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British hallmark for silver and gold to be replaced

March 17th, 1993


Myth:   The hallmark, the guarantee of the quality of silver or gold for some 600 years, will soon be replaced by an anonymous number thanks to the European Commission.

Response:  This is untrue. The Commission is currently working on a proposal for a directive which aims to harmonise hallmarks and certification throughout the Community (i.e. the proofs of quality of objects made of precious metal).

In fact, the majority of Member States, but not all, require that three different hallmarks appear on the object: first that of the producer, second that of the number of carats and third that of the state organisation responsible for monitoring the product.

In the UK, the latter two hallmarks are stamped by the same person. The draft directive proposes to preserve the first two of these marks. Originally it was indeed envisaged that the State hallmark would have been replaced by a number. This idea has been abandoned. From now on the state body will continue to monitor the quality of the products as it has always done, but it will no longer have its own hallmark stamped on the product itself. These details will be noted on a register and will eventually be available on a database.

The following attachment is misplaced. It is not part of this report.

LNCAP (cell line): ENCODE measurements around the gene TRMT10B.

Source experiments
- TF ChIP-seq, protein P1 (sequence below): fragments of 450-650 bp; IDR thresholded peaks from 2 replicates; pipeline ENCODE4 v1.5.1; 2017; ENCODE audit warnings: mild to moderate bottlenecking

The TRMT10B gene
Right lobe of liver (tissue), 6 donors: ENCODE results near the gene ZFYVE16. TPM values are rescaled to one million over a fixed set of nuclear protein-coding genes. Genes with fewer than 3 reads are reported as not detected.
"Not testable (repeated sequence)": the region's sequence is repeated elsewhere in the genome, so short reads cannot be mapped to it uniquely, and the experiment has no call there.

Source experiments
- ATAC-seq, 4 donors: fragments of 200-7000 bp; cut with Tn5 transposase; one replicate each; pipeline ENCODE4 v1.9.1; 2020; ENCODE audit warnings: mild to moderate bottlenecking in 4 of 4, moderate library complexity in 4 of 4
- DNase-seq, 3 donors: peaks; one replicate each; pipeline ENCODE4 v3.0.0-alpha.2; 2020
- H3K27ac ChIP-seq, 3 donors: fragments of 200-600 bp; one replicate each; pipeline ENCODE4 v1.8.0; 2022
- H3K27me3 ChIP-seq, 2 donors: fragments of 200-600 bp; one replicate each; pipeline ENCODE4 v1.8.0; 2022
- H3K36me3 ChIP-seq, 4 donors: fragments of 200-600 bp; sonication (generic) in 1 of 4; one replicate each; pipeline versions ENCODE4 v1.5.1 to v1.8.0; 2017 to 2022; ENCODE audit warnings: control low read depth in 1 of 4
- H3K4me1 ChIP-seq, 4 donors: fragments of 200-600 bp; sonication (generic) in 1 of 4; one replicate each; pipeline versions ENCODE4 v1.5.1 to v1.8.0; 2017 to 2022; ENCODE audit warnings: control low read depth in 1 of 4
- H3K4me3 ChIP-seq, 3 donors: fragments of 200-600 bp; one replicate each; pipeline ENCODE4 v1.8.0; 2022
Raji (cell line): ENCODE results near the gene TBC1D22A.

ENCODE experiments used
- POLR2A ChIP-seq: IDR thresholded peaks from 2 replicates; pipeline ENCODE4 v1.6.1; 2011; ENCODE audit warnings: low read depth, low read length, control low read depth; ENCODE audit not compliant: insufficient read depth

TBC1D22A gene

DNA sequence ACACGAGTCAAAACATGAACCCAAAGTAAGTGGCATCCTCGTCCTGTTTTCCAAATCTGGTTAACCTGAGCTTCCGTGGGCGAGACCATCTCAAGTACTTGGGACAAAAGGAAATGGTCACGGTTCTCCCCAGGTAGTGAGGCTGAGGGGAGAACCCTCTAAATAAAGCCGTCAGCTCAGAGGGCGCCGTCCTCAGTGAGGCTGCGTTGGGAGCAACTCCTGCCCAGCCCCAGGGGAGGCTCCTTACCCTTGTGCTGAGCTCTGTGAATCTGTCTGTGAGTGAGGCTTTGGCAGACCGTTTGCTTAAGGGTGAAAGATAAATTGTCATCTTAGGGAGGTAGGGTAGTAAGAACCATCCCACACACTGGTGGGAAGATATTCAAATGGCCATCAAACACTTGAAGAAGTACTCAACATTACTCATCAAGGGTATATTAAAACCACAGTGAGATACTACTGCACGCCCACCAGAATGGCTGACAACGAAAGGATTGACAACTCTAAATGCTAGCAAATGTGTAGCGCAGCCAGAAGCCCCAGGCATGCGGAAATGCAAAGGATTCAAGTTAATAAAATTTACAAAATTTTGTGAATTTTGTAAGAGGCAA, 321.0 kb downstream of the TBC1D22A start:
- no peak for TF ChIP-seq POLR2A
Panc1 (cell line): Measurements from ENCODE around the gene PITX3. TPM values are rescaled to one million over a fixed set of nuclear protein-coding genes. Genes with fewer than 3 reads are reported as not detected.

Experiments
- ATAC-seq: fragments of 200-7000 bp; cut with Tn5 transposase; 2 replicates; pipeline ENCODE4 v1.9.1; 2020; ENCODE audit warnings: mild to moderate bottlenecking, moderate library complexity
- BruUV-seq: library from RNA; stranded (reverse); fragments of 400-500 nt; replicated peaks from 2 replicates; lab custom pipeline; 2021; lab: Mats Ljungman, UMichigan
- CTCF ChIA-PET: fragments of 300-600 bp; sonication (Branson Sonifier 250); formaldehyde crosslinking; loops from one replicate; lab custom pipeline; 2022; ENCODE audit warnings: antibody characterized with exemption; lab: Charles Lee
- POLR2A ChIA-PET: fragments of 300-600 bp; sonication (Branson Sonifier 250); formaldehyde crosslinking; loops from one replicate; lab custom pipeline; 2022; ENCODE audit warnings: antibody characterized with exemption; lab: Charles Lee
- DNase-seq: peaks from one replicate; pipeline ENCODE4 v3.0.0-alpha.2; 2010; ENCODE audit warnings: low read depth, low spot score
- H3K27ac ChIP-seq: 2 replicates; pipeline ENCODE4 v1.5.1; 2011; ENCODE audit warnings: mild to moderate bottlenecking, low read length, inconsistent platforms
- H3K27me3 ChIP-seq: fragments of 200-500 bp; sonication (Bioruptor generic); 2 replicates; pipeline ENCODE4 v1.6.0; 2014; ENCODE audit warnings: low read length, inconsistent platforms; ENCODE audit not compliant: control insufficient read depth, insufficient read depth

The Commission should have completed work on this proposal within the next six weeks.

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Please note that all statements in all entries were correct on the date of publication given. However, older archived posts are not systematically updated in the light of later developments, for example changes to EU law.

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